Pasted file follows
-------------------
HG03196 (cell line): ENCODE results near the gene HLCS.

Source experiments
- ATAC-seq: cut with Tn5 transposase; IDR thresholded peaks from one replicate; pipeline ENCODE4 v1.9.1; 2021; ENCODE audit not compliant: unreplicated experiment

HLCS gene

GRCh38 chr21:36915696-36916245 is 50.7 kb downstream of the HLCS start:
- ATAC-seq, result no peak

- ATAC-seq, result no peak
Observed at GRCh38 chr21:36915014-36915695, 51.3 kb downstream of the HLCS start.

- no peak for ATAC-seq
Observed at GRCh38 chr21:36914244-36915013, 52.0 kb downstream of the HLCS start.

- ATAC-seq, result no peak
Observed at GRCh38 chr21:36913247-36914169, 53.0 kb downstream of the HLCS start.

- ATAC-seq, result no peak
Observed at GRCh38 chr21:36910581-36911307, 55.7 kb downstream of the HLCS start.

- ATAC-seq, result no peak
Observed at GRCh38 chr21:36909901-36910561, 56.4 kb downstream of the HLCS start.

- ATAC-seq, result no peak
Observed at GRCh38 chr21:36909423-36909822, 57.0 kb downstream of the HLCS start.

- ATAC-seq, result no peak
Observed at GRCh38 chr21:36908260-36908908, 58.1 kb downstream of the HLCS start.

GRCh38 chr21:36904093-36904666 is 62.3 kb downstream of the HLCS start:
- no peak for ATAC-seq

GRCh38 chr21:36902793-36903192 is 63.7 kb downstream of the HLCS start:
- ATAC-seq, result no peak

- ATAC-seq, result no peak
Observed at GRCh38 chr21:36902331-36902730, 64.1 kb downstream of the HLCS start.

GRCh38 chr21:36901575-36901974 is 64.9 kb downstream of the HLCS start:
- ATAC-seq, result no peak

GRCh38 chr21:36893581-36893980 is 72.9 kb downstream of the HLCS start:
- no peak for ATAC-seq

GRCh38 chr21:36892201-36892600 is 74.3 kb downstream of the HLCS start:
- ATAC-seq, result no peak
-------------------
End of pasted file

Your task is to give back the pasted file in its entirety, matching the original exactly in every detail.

HG03196 (cell line): ENCODE results near the gene HLCS.

Source experiments
- ATAC-seq: cut with Tn5 transposase; IDR thresholded peaks from one replicate; pipeline ENCODE4 v1.9.1; 2021; ENCODE audit not compliant: unreplicated experiment

HLCS gene

GRCh38 chr21:36915696-36916245 is 50.7 kb downstream of the HLCS start:
- ATAC-seq, result no peak

- ATAC-seq, result no peak
Observed at GRCh38 chr21:36915014-36915695, 51.3 kb downstream of the HLCS start.

- no peak for ATAC-seq
Observed at GRCh38 chr21:36914244-36915013, 52.0 kb downstream of the HLCS start.

- ATAC-seq, result no peak
Observed at GRCh38 chr21:36913247-36914169, 53.0 kb downstream of the HLCS start.

- ATAC-seq, result no peak
Observed at GRCh38 chr21:36910581-36911307, 55.7 kb downstream of the HLCS start.

- ATAC-seq, result no peak
Observed at GRCh38 chr21:36909901-36910561, 56.4 kb downstream of the HLCS start.

- ATAC-seq, result no peak
Observed at GRCh38 chr21:36909423-36909822, 57.0 kb downstream of the HLCS start.

- ATAC-seq, result no peak
Observed at GRCh38 chr21:36908260-36908908, 58.1 kb downstream of the HLCS start.

GRCh38 chr21:36904093-36904666 is 62.3 kb downstream of the HLCS start:
- no peak for ATAC-seq

GRCh38 chr21:36902793-36903192 is 63.7 kb downstream of the HLCS start:
- ATAC-seq, result no peak

- ATAC-seq, result no peak
Observed at GRCh38 chr21:36902331-36902730, 64.1 kb downstream of the HLCS start.

GRCh38 chr21:36901575-36901974 is 64.9 kb downstream of the HLCS start:
- ATAC-seq, result no peak

GRCh38 chr21:36893581-36893980 is 72.9 kb downstream of the HLCS start:
- no peak for ATAC-seq

GRCh38 chr21:36892201-36892600 is 74.3 kb downstream of the HLCS start:
- ATAC-seq, result no peak